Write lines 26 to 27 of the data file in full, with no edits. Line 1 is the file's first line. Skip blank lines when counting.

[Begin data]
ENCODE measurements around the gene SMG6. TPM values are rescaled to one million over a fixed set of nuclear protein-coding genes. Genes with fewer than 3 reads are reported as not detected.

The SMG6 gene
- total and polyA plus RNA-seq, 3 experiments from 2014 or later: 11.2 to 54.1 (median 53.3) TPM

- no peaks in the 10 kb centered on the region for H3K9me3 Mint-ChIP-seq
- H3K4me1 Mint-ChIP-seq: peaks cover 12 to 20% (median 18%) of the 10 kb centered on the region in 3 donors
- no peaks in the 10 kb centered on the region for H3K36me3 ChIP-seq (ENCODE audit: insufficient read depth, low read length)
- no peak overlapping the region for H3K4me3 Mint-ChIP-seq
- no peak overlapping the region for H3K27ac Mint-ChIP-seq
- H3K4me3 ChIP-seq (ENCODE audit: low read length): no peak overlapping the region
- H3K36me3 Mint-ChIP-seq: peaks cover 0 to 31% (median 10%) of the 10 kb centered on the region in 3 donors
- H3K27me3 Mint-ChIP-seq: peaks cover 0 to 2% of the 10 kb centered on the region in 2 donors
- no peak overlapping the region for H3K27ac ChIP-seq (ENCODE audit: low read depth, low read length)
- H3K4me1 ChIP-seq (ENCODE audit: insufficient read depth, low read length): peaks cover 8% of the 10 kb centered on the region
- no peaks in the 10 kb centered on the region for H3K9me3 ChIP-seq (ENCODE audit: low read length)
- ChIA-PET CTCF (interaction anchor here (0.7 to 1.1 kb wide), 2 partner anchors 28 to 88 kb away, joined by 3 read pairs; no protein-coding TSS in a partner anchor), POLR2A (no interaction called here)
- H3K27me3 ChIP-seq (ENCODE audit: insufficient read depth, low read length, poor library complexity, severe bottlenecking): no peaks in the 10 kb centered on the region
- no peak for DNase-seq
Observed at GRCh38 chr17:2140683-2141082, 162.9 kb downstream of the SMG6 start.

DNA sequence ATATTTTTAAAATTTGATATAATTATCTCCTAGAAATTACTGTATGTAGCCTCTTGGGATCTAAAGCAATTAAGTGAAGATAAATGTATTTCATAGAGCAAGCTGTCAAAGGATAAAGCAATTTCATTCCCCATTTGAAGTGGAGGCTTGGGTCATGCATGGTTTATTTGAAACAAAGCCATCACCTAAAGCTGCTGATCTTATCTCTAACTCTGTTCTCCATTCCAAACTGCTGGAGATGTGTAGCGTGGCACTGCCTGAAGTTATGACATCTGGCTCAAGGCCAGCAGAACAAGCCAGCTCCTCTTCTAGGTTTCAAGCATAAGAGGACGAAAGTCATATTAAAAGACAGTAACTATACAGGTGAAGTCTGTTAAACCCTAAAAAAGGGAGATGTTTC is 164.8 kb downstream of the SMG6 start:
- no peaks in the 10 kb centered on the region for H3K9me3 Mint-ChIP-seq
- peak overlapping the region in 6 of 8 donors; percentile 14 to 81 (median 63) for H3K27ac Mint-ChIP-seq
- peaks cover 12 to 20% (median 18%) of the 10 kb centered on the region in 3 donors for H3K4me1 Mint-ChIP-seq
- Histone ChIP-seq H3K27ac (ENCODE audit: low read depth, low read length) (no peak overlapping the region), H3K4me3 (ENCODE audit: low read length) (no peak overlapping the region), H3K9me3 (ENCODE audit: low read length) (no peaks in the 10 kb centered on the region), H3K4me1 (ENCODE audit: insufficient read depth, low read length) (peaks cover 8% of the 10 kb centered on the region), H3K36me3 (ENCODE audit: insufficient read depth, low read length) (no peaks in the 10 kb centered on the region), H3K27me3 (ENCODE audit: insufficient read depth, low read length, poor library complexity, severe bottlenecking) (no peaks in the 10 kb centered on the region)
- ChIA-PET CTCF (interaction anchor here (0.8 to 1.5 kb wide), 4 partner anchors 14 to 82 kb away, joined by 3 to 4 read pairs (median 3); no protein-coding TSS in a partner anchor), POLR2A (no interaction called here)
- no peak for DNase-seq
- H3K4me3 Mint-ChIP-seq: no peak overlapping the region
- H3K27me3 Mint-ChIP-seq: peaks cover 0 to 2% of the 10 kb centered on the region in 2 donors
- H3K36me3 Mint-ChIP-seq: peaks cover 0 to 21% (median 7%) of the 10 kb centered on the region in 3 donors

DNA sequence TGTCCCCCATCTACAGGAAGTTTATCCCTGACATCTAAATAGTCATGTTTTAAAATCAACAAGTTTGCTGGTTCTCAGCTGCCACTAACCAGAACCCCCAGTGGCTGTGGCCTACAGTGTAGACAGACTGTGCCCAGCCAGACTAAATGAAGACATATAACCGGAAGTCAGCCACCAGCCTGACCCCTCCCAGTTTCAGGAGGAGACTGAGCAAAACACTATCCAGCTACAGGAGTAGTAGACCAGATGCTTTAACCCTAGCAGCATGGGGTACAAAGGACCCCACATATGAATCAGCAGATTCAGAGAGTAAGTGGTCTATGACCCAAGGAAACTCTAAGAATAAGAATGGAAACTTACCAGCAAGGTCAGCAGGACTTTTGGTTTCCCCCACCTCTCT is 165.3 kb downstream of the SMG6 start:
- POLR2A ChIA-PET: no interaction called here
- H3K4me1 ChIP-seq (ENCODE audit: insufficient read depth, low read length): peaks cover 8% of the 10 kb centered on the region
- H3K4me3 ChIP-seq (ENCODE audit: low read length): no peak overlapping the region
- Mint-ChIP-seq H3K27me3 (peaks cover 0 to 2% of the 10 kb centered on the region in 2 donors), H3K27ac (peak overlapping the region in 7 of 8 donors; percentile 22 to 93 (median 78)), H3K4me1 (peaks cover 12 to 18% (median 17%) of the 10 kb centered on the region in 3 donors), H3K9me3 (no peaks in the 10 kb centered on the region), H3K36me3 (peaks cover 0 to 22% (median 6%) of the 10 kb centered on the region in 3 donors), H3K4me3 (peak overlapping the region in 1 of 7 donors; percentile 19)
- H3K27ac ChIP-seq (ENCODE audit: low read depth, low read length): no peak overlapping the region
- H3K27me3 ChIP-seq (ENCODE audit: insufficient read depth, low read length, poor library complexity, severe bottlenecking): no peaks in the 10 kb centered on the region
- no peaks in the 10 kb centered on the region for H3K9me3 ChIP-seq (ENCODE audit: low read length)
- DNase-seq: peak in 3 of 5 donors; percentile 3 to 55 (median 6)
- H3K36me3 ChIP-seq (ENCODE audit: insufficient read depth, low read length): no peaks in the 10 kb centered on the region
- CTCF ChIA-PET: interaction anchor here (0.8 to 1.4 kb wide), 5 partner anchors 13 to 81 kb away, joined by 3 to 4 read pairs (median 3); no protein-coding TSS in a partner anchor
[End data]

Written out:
- H3K4me3 Mint-ChIP-seq: no peak overlapping the region
- H3K27me3 Mint-ChIP-seq: peaks cover 0 to 2% of the 10 kb centered on the region in 2 donors